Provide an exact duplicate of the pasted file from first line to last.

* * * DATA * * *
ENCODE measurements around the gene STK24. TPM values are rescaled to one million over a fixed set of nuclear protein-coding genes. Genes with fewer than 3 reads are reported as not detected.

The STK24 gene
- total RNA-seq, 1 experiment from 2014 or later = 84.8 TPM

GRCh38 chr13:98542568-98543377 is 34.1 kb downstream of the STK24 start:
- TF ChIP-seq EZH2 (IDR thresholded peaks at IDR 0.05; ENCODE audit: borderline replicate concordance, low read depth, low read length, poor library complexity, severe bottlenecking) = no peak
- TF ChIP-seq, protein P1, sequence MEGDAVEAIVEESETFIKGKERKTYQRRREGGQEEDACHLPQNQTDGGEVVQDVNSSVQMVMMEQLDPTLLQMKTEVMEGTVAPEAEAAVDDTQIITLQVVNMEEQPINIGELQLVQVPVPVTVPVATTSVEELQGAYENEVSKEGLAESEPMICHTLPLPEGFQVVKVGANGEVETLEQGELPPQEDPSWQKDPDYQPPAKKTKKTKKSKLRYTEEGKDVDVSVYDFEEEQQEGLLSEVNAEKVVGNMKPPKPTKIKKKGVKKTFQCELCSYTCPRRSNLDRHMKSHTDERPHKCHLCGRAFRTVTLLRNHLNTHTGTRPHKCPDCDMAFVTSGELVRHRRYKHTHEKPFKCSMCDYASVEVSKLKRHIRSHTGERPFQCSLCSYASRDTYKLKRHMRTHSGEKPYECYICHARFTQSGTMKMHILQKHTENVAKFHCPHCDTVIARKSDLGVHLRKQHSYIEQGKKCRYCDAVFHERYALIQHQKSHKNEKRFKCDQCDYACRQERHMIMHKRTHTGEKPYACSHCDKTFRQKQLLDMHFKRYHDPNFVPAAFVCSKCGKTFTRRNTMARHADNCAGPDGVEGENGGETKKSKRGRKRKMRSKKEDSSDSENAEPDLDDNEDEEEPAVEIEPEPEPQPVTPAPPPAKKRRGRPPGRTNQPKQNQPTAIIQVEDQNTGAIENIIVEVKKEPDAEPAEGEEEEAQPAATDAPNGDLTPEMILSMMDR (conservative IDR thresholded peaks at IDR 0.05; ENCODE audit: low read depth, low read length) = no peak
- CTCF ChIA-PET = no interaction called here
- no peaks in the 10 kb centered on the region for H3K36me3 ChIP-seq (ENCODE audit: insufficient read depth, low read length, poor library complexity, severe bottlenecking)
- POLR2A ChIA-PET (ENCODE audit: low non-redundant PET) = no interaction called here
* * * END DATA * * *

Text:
ENCODE measurements around the gene STK24. TPM values are rescaled to one million over a fixed set of nuclear protein-coding genes. Genes with fewer than 3 reads are reported as not detected.

The STK24 gene
- total RNA-seq, 1 experiment from 2014 or later = 84.8 TPM

GRCh38 chr13:98542568-98543377 is 34.1 kb downstream of the STK24 start:
- TF ChIP-seq EZH2 (IDR thresholded peaks at IDR 0.05; ENCODE audit: borderline replicate concordance, low read depth, low read length, poor library complexity, severe bottlenecking) = no peak
- TF ChIP-seq, protein P1, sequence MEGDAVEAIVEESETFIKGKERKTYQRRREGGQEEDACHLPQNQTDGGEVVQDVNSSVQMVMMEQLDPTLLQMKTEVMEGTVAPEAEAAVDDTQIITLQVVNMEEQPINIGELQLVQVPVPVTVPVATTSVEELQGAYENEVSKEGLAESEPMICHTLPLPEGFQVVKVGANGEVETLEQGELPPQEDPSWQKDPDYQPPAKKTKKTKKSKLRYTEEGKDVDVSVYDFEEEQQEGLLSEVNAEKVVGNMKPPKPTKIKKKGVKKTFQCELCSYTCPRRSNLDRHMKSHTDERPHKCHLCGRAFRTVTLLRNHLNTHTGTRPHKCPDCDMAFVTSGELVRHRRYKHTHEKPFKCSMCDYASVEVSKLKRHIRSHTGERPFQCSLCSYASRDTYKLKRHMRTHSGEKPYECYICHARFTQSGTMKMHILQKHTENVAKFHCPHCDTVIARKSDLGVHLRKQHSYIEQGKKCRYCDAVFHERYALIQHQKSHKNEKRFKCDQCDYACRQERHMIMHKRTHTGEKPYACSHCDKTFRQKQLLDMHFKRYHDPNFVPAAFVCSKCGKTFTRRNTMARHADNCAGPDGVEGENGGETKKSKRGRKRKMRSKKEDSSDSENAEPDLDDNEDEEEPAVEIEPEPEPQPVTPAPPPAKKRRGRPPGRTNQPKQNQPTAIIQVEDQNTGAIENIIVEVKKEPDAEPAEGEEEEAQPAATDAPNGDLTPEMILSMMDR (conservative IDR thresholded peaks at IDR 0.05; ENCODE audit: low read depth, low read length) = no peak
- CTCF ChIA-PET = no interaction called here
- no peaks in the 10 kb centered on the region for H3K36me3 ChIP-seq (ENCODE audit: insufficient read depth, low read length, poor library complexity, severe bottlenecking)
- POLR2A ChIA-PET (ENCODE audit: low non-redundant PET) = no interaction called here